Portuguese Water Dog Info & Portuguese Water Dog Breeders
The Portuguese Water Dog is a breed of working dog as classified by the American Kennel Club. Portuguese Water Dogs are originally from the Portuguese region of the Algarve, from where the breed expanded to all around Portugal's coast, where they were taught to herd fish into fishermen's nets, to retrieve lost tackle or broken nets, and to act as couriers from ship to ship, or ship to shore. Portuguese Water Dogs rode in bobbing fishing trawlers as they worked their way from the warm Atlantic waters of Portugal to the frigid fishing waters off the coast of Iceland where the fleets caught cod to bring home. Portuguese Water Dogs were often taken with sailors during the Portuguese discoveries.
In Portugal, the breed is called Cão de Água (literally "dog of water"). In its native land, the dog is also known as the Algarvian Water Dog (Cão de Água Algarvio), or Portuguese Fishing Dog (Cão Pescador Português).Cão de Água de Pêlo Ondulado is the name given to the wavy-haired variety, and Cão de Água de Pêlo Encaracolado is the name for the curly-coated variety.
The Portuguese Water Dog is a fairly rare breed; only 36 Portuguese Water Dogs were entered for Britain's Crufts competition in 2013. Though some breeders claim they are a hypoallergenic dog breed, there is no scientific evidence to support the claim that hypoallergenic dog breeds exist. However, their non-shedding qualities have made them more popular in recent years. The Portuguese Water Dog has recently gained more fame by being the chosen breed of U.S. president Barack Obama, who has two of them.
Portuguese Water dogs make excellent companions. They are loving, independent, and intelligent and are easily trained in obedience and agility skills. Once introduced, they are generally friendly to strangers, and enjoy being petted, which, due to their soft, fluffy coats, is a favour that human beings willingly grant them.
Because they are working dogs, PWDs are generally content in being at their master's side, awaiting directions, and, if they are trained, they are willing and able to follow complex commands. They learn very quickly, seem to enjoy the training, and have a long memory for the names of objects. These traits and their non-shedding coats mean they excel at the various Service Dog roles such as hearing dogs (assistance dogs for the deaf), mobility dogs, and seizure response dogs. They also make unusually good therapy dogs.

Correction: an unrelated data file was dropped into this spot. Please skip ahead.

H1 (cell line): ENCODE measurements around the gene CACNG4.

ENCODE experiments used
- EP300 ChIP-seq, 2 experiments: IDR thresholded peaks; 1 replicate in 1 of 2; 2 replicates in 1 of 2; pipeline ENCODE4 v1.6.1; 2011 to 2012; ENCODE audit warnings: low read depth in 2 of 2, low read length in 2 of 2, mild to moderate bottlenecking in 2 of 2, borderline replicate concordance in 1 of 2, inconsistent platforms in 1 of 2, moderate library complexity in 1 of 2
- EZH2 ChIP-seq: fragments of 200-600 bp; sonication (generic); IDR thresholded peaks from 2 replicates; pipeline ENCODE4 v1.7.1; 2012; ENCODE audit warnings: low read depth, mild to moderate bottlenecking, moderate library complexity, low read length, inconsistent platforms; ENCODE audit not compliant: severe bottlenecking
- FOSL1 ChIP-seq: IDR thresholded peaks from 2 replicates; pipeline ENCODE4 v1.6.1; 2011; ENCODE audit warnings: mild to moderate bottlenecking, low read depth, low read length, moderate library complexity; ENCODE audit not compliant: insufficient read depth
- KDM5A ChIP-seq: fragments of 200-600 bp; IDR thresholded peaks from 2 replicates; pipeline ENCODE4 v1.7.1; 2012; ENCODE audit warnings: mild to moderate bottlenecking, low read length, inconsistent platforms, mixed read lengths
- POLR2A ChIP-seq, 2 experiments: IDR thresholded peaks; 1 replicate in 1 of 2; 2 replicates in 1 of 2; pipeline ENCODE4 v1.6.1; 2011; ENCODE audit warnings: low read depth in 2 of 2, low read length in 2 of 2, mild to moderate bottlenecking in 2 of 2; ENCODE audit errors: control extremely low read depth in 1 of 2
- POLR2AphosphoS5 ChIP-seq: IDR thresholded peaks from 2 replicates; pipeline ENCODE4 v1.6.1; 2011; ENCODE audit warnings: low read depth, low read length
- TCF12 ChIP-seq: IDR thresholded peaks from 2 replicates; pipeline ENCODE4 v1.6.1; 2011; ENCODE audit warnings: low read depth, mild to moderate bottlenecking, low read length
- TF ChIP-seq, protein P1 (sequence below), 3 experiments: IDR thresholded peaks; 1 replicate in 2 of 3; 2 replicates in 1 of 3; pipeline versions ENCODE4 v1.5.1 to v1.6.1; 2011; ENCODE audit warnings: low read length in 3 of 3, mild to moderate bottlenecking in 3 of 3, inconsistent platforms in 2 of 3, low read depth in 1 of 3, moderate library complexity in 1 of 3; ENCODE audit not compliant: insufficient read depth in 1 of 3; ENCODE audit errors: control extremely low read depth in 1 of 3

A PWD usually stays in proximity to its owners, indoors as well as outdoors. This is typical of the breed. Though very gregarious animals, these dogs will typically bond with one primary or alpha family member. Some speculate that this intense bonding arose in the breed because the dogs were selected to work in proximity to their masters on small fishing boats, unlike other working dogs such as herding dogs and water dogs that range out to perform tasks. In any case, the modern PWD, whether employed on a boat or kept as a pet or a working dog, loves water, attention, and prefers to be engaged in activity within sight of a human partner. This is not a breed to be left alone for long periods of time, indoors or out.
As water dogs, the PWD's retrieving instinct is strong, which also gives some dogs tugging and chewing tendencies.
A PWD will commonly jump as a greeting. Owners may choose to limit this behavior. Some PWDs may walk, hop, or "dance" on their hind legs when greeting or otherwise enthusiastic. Some PWDs will stand upright at kitchen counters and tables, especially if they smell food above them. This habit is known as "counter surfing" and is characteristic of the breed. Although it can be a nuisance, many PWD owners evidently enjoy seeing their dogs walking, hopping, standing up, or "countering" and do not seriously discourage these activities.
While they are very good companions to people who understand what they need, Portuguese Water Dogs are not for everyone. Because of their intelligence and working drive, they require regular intensive exercise as well as mental challenges. They are gentle and patient — but not "couch potatoes", and boredom may cause them to become destructive.
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